It’s a tabloid banner day in Manhattan today as jury selection begins in E. Jean Carroll’s civil suit against Donald Trump. Carroll’s case, accusing Trump of sexual assault in a Manhattan department store dressing room in the 1990s, serves as a bookend to the Access Hollywood tape, which cemented Trump’s reputation for both sexual assault and immunity to consequences. But it also raises the question: Will Trump slither away again?
Despite a decades-long history of fleecing contractors on his building projects, diverting charitable contributions to his personal use, and defrauding students at his bogus university, Trump avoided arrest until earlier this month, when he showed up for his New York arraignment in the case of falsified reports of a hush-money payment to a porn star, a matter that is arguably the Trumpiest concoction of them all. Many people, including The Nation’s Elie Mystal, believe that the legal scaffolding for that prosecution is shaky, and that Trump is likely to wriggle out of other legal difficulties as well. After all, The New York Times once accused Trump of committing “outright fraud,” and backed it up with thousands of words of documentation. Nothing happened.
Yet, with criminal investigations in Atlanta and Washington, D.C., soon reaching their decision points, Trump’s crime spree may not keep paying quite so well. Trump has proved unable to fool all of the people all of the time. Can he really beat all the raps all the time?
Trump has always been an expert circus performer. However, he typically fares less well in the venue where crimes are prosecuted: the courtroom. Trump has a long record of fails in court—both as plaintiff and defendant. His 62 cases seeking to overturn the 2020 election results, many of them before judges he appointed himself (or at least pretended to), were abject failures. His defamation lawsuit against journalist Tim O’Brien provided no purchase against O’Brien’s reporting that Trump’s highly leveraged empire was a gaudy mirage. O’Brien’s lawyers exposed Trump as a liar and fantasist who established his net worth based on his own woozy “feelings.”
In 2018, the attorney general of New York sued the Trump Foundation, citing a pattern of misconduct. By the end of 2019, the faux foundation was shuttered and Trump was ordered to pay $2 million to charities. The state’s lawsuit against Trump’s skeevy “university” reached a similar end, with the scam shut down and Trump paying out $25 million in restitution.
Trump’s reflexive lying is not a useful talent in the legal system. Neither is grievance-mongering, blame-shifting, whataboutism, misogyny, racial aggression, ad hominem attacks, or other Trump core competencies. Courts are partial to facts, which have never been partial to Trump. Courts likewise reward preparation, discipline, and coherence, which can help steer fact patterns onto favorable terrain. Trump, by contrast, is a notoriously sprawling mess. Out of one side of his mouth he shouts that the classified documents found at Mar-a-Lago are his rightful property, while out of the other he claims they were planted by the FBI. If you’re looking to establish consciousness of guilt, it’s hard to beat declaring that the papers taken from your office were planted by the deep state. Crooked cops, after all, don’t plant evidence of innocence.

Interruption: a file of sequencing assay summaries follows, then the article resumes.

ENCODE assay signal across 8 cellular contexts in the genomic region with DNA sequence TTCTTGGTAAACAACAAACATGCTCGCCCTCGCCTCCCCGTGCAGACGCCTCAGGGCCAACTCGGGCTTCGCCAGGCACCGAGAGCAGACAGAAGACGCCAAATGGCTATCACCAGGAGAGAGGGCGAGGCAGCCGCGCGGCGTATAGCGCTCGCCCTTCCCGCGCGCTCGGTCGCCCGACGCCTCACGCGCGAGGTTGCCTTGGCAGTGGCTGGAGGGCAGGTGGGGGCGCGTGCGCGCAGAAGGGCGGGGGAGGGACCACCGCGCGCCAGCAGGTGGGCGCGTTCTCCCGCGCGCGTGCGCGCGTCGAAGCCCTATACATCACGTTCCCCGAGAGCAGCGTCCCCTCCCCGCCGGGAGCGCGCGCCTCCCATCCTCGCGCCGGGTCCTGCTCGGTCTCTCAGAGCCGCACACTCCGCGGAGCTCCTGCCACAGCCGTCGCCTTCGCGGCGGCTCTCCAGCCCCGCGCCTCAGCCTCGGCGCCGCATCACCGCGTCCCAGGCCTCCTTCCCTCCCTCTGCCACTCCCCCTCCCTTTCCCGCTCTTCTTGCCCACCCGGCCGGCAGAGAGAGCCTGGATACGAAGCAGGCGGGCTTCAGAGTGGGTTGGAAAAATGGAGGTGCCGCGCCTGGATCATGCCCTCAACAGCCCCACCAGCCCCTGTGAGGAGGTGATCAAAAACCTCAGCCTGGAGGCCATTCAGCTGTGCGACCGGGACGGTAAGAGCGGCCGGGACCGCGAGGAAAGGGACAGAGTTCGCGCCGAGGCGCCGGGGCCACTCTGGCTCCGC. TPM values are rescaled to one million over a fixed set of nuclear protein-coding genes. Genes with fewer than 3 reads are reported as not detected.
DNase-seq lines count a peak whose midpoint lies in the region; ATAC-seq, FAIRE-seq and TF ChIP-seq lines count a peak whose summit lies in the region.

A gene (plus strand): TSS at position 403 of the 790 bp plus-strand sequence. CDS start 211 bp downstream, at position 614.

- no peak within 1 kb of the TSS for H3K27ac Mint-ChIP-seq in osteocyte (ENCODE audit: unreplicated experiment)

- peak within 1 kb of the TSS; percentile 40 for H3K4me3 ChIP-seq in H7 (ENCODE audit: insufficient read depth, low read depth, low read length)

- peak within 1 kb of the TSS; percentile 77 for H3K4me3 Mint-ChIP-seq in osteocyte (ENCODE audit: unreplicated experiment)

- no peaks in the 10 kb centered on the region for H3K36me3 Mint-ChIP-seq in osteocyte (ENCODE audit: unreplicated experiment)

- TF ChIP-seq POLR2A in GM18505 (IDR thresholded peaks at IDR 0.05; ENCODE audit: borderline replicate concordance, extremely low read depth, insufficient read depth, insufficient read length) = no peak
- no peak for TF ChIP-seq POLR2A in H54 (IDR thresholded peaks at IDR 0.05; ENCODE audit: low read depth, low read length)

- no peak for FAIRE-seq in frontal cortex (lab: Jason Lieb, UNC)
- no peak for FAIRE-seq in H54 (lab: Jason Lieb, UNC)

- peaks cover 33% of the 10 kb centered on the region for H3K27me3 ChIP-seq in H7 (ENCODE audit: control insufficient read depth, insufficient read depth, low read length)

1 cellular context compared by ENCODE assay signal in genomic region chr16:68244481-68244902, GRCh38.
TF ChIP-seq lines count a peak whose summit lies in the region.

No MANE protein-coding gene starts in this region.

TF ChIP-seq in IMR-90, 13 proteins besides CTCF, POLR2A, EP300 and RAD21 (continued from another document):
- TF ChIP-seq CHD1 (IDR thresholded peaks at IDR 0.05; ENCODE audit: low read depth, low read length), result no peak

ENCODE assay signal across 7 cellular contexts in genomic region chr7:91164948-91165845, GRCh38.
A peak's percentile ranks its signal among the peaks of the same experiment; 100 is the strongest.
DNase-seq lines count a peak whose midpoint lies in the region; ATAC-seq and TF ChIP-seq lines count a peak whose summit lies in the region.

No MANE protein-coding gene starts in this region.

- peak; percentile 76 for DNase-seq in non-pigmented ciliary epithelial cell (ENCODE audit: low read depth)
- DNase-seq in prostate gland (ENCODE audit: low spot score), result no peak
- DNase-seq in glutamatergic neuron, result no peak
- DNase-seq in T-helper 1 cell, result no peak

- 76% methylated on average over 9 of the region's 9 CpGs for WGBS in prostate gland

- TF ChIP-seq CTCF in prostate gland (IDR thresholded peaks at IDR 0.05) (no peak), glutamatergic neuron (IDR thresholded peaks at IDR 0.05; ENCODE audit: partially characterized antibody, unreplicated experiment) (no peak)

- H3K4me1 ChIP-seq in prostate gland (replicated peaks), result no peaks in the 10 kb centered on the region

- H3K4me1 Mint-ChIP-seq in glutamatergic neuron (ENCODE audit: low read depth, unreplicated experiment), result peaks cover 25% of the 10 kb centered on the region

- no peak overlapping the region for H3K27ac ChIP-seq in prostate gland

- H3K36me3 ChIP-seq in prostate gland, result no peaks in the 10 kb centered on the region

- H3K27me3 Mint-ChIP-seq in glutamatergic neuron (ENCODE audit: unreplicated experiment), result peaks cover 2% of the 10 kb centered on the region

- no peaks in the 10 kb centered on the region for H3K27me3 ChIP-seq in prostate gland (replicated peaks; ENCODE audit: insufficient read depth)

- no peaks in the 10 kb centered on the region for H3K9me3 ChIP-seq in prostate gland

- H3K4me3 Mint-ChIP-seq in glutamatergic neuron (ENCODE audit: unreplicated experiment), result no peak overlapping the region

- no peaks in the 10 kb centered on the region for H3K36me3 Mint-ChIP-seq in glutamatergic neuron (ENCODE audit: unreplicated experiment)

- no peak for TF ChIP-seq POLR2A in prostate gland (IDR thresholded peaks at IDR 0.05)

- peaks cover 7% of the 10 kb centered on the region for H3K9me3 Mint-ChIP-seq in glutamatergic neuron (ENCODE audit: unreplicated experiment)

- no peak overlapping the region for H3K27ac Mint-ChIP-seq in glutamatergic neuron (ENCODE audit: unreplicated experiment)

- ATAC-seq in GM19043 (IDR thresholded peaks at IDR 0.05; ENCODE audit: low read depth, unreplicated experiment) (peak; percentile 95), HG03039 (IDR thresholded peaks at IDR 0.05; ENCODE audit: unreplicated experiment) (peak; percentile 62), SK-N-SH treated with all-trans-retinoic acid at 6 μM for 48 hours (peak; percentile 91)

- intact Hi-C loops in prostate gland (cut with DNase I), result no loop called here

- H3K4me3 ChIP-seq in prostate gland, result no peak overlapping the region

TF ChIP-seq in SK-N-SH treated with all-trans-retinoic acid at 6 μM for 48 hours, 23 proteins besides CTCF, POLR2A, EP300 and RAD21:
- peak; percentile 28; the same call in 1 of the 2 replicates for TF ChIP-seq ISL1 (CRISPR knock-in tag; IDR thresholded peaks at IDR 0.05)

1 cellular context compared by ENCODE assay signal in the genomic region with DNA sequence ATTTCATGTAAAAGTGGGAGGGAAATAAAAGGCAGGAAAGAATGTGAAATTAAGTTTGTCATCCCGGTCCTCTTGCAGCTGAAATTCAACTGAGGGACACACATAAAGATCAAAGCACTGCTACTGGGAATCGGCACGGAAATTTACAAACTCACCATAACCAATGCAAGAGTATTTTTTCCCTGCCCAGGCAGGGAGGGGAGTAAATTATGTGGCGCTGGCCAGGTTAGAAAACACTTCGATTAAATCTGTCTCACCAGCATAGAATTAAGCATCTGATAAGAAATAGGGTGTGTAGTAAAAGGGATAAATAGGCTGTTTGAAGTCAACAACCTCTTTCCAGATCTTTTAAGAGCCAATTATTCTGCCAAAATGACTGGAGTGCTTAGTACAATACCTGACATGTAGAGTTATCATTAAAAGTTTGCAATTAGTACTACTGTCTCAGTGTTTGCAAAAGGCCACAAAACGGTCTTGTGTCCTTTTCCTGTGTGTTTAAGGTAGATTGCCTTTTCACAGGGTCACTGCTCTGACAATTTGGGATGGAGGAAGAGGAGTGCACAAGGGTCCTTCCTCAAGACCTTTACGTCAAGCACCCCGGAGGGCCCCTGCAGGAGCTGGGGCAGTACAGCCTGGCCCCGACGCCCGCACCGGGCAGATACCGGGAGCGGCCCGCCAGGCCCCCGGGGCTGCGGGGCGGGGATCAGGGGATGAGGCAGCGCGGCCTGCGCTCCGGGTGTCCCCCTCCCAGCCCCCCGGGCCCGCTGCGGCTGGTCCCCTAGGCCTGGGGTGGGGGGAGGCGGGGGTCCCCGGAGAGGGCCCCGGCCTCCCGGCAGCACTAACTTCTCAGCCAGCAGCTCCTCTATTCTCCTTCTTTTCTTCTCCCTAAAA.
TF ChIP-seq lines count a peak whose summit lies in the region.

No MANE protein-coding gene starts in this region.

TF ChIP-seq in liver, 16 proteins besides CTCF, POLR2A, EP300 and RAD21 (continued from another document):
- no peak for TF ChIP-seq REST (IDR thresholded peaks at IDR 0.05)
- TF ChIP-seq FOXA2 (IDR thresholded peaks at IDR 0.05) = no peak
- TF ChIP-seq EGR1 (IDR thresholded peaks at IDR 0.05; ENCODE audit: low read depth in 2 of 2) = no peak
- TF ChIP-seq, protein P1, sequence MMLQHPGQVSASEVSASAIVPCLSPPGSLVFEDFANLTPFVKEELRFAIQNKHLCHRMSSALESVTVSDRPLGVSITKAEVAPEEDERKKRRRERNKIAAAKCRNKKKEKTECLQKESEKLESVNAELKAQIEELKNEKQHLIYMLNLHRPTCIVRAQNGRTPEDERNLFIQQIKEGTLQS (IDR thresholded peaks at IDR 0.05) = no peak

Perhaps the prosecutors investigating Trump in New York, Washington, D.C., and Atlanta will all prove to be incompetent bumpkins. But that seems unlikely. Even Alvin Bragg, the Manhattan district attorney who is generally perceived to have the weakest hand, is acutely aware of the stakes. For better or worse, this case will define his career. Would he have indicted Trump on only the flimsiest of proof? Possibly. But I wouldn’t bet on it.
Trump’s current predicament calls to mind the right-wing scammers who made long careers propagating baseless allegations of election fraud. Kris Kobach, Hans von Spakovsky, and others had a consequence-free run—until the ACLU brought a lawsuit against a Kobach-promoted voter law in Kansas. With witnesses under oath, handcuffed to facts, Kobach was publicly humiliated in the process of losing the case. Similarly, it was the threat of testimony under oath that threw a $787.5 million wrench into Rupert Murdoch’s lie factory earlier this month.
Trump will be tried in at least one jurisdiction where red caps are not much in demand. Having backed himself into a corner with a litany of lies, he can’t strike a plea deal without it being accurately perceived as surrender. And if he hopes for rescue by the Supreme Court, one-third of which he installed, he may discover that the right-wing politicos on the bench are ingrates. If they have to choose between saving Trump’s bacon, or ridding their party of an electoral anvil, the bacon is, well, toast.
How sure am I that Trump will face the music? It’s 2023. I’m not sure the sun will rise tomorrow. Obviously, Robert Mueller, who amassed overwhelming evidence of Trump’s criminal obstruction, failed spectacularly. But Mueller was boxed in by both Justice Department policy and a corrupt attorney general, and his effort was undermined by the entire political stratum of a Trumpified Executive Branch.
Trump lacks all such advantages now. Much of his malfeasance took place in public or before witnesses. Any cases brought against him are more likely to be strong than weak, while his defenses are more likely to be weak than strong. The mundane reality is that the legal system convicts bad guys all the time. There are many exceptions. But perhaps, at long last, Trump will not be one.